They’ve now lost their last two games, firstly against a Blackpool team who have been far from spectacular (at least on the pitch) this season. Then on Saturday they travelled to relegation-threatened Barnsley and lost 1-0. Even though Barnsley have seen a resurgence since David Flitcroft was appointed manager this was still a frustrating result for Watford who are tiring at the wrong time of the season.

Hull are currently second in the Championship, but are inconsistency personified. Their last five results read:

Lost away to Bolton 4-1

Won at home against Birmingham 5-2

Lost away to Palace 4-2

Won away against Burnley 1-0

Lost at home against Nottingham Forest 2-1

At times Hull look confident, solid and goal-hungry. At other times the Tigers seem meek, vulnerable and overly conservative.

Champions-elect Cardiff now lead the league by seven points with a game in hand over the chasing pack. But Cardiff have been extremely sporting in the last few weeks, giving their rivals plenty of chances to catch them. Cardiff’s scrappy win against Wednesday was only their second in their last six games. The Bluebirds have given Hull, Watford and Palace more than enough chances to catch up and even overtake them, but they’ve failed to capitalise on the Welshmen’s slip ups.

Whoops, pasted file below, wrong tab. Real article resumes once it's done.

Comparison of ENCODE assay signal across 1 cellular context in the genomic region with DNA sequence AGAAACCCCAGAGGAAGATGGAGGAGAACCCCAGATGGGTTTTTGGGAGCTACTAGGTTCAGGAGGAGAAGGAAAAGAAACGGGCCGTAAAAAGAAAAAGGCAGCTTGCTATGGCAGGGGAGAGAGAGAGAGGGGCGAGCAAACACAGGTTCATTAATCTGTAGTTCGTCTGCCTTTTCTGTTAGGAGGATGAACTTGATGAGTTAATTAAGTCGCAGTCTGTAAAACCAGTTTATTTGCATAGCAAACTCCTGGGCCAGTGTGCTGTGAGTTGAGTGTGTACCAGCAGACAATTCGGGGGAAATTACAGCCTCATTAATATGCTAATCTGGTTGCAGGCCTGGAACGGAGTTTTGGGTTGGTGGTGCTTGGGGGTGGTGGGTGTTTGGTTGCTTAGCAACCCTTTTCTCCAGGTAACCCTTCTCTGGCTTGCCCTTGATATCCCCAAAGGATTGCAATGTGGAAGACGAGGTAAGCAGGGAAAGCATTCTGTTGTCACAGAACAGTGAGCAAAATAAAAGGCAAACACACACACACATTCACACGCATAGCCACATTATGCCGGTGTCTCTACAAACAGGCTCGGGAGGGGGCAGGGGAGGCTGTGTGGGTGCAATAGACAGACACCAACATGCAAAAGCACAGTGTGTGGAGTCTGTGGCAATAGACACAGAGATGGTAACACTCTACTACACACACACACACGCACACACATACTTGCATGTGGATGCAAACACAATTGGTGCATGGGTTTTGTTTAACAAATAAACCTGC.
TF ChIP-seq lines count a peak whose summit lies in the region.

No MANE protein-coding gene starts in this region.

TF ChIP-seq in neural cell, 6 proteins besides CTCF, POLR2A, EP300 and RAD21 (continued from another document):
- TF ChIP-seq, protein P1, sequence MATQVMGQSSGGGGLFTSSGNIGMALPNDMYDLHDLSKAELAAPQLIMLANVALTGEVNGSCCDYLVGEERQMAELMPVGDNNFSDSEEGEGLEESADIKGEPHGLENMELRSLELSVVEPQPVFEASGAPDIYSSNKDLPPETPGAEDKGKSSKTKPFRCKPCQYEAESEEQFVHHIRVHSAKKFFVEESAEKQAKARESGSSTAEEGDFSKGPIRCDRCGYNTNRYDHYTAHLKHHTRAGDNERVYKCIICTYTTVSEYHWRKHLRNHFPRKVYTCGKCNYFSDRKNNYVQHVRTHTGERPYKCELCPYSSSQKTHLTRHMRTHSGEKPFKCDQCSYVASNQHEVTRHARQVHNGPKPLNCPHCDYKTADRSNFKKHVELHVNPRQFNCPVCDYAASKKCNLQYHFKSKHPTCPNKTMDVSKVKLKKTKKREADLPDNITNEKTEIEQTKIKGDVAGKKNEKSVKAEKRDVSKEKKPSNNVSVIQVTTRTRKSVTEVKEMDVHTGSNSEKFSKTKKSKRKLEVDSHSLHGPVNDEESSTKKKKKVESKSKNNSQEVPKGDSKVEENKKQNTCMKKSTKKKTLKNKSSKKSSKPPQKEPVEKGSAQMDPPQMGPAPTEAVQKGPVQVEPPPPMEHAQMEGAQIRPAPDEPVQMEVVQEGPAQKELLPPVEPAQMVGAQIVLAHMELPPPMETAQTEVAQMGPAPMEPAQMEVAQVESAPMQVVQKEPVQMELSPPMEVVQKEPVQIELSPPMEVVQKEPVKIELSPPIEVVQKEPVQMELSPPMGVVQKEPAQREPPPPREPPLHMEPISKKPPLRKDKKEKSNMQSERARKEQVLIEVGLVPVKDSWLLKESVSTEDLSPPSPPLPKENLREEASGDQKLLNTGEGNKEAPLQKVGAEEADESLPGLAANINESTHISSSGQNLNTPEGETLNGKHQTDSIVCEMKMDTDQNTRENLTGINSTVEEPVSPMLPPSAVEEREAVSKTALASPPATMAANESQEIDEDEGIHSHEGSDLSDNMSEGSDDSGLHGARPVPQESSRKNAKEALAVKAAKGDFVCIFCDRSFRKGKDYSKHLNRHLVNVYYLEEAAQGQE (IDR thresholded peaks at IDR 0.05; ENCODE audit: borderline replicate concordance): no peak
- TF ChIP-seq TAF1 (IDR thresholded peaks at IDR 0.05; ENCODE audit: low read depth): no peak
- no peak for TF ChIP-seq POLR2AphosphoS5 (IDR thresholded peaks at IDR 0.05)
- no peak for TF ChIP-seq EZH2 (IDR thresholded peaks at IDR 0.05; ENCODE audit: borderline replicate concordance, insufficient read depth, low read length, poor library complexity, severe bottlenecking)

This inconsistency presents two big problems for these three clubs.

First of all it goes without saying if they’re reluctant to snap up the second promotion spot, somebody else could sneak up on them. At the moment Nottingham Forest look the most likely option to take over. Billy Davies has transformed Forest since he took over and the brilliant victory at the KC Stadium was their sixth in a row.

They’re still eight points off Hull, but if they can keep up their scintillating form, who’s to say they too can’t snatch automatic promotion from the stumbling front runners?

The second big problem concerns the play-offs. It’s always difficult for players to raise their game for the play-offs if they’ve narrowly missed out on second, and are still depressed about it. But if they’re not in good form anyway the play-offs suddenly become a daunting proposition.

This year more than ever before we’re looking outside the current top six for potential play-off winners. There are plenty of good sides who have probably underperformed this season but could do very well in the play-offs if they can find some good form.

We’ve already discussed Forest’s good form, and even though Leicester are by now out of automatic promotion contention the Foxes have proved in the past when they are at their best they are possibly the best team in the league. If they can recapture their form from the first half of the season, they could be play-off favourites.

Likewise Brighton have underperformed in general this season but Gus Poyet’s team are big match players, and they showed on Sunday what they can do when they click. Dougie Freedman too has had an impact at Bolton and their defeat against Ipswich on Saturday was their first in nine games. They have played themselves into play-off contention.